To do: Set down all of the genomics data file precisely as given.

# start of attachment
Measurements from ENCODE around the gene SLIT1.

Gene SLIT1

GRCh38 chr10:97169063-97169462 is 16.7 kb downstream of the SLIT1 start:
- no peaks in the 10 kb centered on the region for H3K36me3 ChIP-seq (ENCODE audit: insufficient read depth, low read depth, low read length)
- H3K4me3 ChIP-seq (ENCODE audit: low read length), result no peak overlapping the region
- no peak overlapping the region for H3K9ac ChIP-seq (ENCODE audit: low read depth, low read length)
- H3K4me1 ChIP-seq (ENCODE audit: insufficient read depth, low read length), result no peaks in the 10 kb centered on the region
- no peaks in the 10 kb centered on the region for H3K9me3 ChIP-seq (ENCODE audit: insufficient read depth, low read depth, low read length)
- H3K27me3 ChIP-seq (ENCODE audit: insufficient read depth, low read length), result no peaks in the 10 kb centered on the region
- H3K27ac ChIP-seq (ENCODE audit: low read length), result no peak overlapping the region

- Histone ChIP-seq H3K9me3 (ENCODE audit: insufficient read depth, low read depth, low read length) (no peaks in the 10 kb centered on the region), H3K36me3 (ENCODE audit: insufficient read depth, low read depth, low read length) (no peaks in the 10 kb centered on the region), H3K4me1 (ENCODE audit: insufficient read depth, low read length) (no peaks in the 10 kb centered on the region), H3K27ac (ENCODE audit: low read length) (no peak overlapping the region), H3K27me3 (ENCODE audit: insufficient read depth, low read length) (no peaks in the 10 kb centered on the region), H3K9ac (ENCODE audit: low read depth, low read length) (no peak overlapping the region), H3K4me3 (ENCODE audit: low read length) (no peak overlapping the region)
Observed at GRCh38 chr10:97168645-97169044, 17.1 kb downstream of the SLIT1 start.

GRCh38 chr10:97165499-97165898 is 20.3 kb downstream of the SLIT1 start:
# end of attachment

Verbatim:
Measurements from ENCODE around the gene SLIT1.

Gene SLIT1

GRCh38 chr10:97169063-97169462 is 16.7 kb downstream of the SLIT1 start:
- no peaks in the 10 kb centered on the region for H3K36me3 ChIP-seq (ENCODE audit: insufficient read depth, low read depth, low read length)
- H3K4me3 ChIP-seq (ENCODE audit: low read length), result no peak overlapping the region
- no peak overlapping the region for H3K9ac ChIP-seq (ENCODE audit: low read depth, low read length)
- H3K4me1 ChIP-seq (ENCODE audit: insufficient read depth, low read length), result no peaks in the 10 kb centered on the region
- no peaks in the 10 kb centered on the region for H3K9me3 ChIP-seq (ENCODE audit: insufficient read depth, low read depth, low read length)
- H3K27me3 ChIP-seq (ENCODE audit: insufficient read depth, low read length), result no peaks in the 10 kb centered on the region
- H3K27ac ChIP-seq (ENCODE audit: low read length), result no peak overlapping the region

- Histone ChIP-seq H3K9me3 (ENCODE audit: insufficient read depth, low read depth, low read length) (no peaks in the 10 kb centered on the region), H3K36me3 (ENCODE audit: insufficient read depth, low read depth, low read length) (no peaks in the 10 kb centered on the region), H3K4me1 (ENCODE audit: insufficient read depth, low read length) (no peaks in the 10 kb centered on the region), H3K27ac (ENCODE audit: low read length) (no peak overlapping the region), H3K27me3 (ENCODE audit: insufficient read depth, low read length) (no peaks in the 10 kb centered on the region), H3K9ac (ENCODE audit: low read depth, low read length) (no peak overlapping the region), H3K4me3 (ENCODE audit: low read length) (no peak overlapping the region)
Observed at GRCh38 chr10:97168645-97169044, 17.1 kb downstream of the SLIT1 start.

GRCh38 chr10:97165499-97165898 is 20.3 kb downstream of the SLIT1 start: